If you’ve been following the fall of Jonah Lehrer, the bestselling author and New Yorker writer and serial fabulist who got caught making up Bob Dylan quotes, you might think his tale has properly sensitized you to the perils of stretching the truth.
A growing percentage of all interactions take place through — or in the presence of — digital devices that preserve a record of what happened. By interactions, I don’t just mean meeting people or buying something. I also mean opening the door to your office, driving your car, using your train pass, and walking your dog.
Like it or not, we’re moving into the era of Extreme Truth, when the cold, hard facts become obvious. If you take a longer lunch than everyone in your company, the security records will show that your lunch hour averaged 96.2 minutes in July.
Employers already routinely search Facebook posts to avoid hiring those people foolish enough to post “Still drunk; blowing off work” on their accounts.
In another year or two, people will start recording meetings and even casual discussions on their smart glasses. This will present a problem, because in my experience nearly everyone exaggerates, glosses over details, or says different things to different people. What will happen when your client gets to compare the four versions you related about why your work veered so far from her creative brief?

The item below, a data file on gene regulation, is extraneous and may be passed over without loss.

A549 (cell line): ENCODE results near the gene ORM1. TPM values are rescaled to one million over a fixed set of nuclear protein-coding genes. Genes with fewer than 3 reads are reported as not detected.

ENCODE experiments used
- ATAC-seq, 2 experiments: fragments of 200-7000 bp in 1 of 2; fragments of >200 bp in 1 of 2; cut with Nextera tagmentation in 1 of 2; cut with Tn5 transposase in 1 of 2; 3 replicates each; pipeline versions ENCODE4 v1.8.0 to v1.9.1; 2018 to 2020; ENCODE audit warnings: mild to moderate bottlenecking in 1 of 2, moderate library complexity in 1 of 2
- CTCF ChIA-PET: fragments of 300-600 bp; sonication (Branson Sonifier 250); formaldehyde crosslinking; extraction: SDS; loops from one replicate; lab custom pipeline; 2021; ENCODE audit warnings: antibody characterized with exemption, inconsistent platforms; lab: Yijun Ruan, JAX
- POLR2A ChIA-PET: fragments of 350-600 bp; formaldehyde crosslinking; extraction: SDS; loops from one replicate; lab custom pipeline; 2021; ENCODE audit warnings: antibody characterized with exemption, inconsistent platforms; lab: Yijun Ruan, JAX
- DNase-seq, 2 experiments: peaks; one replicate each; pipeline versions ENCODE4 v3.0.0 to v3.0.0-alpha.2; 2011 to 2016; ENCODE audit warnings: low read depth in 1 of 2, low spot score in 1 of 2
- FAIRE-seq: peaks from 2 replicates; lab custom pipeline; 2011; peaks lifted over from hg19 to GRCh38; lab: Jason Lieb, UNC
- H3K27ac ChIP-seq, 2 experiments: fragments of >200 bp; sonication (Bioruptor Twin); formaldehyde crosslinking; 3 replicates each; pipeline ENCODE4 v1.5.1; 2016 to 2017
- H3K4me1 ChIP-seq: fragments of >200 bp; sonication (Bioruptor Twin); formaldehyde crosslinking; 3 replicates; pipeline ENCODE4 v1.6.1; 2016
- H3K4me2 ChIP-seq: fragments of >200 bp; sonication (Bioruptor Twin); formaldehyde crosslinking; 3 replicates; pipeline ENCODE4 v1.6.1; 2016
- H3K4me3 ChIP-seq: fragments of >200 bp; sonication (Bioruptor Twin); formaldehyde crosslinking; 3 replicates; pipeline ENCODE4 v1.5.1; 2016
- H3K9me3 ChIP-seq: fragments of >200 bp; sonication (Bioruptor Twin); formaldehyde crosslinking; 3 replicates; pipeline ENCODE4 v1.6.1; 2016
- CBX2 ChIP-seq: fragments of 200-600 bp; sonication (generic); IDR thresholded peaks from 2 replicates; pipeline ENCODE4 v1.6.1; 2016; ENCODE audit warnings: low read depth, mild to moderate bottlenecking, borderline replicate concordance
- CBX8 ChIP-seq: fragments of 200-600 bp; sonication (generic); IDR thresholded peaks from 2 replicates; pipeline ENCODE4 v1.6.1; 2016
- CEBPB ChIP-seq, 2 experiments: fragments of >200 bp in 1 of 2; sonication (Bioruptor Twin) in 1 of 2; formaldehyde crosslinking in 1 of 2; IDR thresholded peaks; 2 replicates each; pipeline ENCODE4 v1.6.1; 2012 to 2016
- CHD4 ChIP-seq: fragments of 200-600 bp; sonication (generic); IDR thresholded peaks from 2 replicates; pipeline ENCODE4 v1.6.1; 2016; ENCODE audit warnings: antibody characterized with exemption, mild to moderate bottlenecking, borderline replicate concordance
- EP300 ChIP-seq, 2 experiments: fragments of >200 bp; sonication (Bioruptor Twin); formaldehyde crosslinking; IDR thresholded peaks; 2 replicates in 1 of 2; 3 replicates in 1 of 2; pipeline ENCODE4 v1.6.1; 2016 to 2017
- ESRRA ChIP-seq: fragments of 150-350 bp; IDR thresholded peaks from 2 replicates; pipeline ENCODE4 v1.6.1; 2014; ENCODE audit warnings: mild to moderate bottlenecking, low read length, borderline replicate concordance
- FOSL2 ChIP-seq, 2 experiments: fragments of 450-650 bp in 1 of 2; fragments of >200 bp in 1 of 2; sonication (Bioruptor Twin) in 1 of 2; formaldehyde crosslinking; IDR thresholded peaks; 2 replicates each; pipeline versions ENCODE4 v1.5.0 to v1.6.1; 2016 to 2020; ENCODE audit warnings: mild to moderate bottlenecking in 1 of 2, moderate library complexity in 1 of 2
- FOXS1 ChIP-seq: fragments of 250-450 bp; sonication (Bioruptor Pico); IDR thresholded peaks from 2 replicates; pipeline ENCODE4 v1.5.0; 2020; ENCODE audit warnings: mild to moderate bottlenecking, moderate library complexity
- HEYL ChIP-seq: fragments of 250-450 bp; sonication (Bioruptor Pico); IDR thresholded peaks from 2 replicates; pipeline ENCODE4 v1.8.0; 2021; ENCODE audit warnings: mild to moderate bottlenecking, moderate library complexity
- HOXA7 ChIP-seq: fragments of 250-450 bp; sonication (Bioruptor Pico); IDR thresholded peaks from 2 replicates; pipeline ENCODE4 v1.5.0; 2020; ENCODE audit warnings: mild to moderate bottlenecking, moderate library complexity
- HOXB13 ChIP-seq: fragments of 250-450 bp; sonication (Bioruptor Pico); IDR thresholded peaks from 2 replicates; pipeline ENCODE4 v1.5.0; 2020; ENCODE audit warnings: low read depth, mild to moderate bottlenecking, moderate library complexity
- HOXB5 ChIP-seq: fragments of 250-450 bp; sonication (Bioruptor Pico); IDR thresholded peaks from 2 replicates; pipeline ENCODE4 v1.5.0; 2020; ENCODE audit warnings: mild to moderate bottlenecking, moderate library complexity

Most of us are not nearly ready to face the truth, but technology is forcing us to do so. To protect your career and keep it moving forward, you’d be well advised to start practicing Extreme Truth now. For example, here are three ways to prepare yourself for what’s coming next:
• Act as though everything you say and do is being recorded.
• If you get caught misrepresenting the truth, come 100% clean immediately. You will have only one shot to make things right.
• Follow the brilliantly concise advice of Don Peppers and Martha Rogers in Extreme Trust: Honesty As a Competitive Advantage…Do things right. Do the right thing. Proactively.
Moving forward, your personal brand needs to be about full disclosure. Strive to never say or do anything that you wouldn’t want disclosed to everyone you know or will ever meet.
To keep this in the front of your mind, you might try this: imagine that one day you will need to go through the type of security check we reserve for the short list of Vice Presidential candidates. That’s exactly what the future is going to be like, so start getting ready now.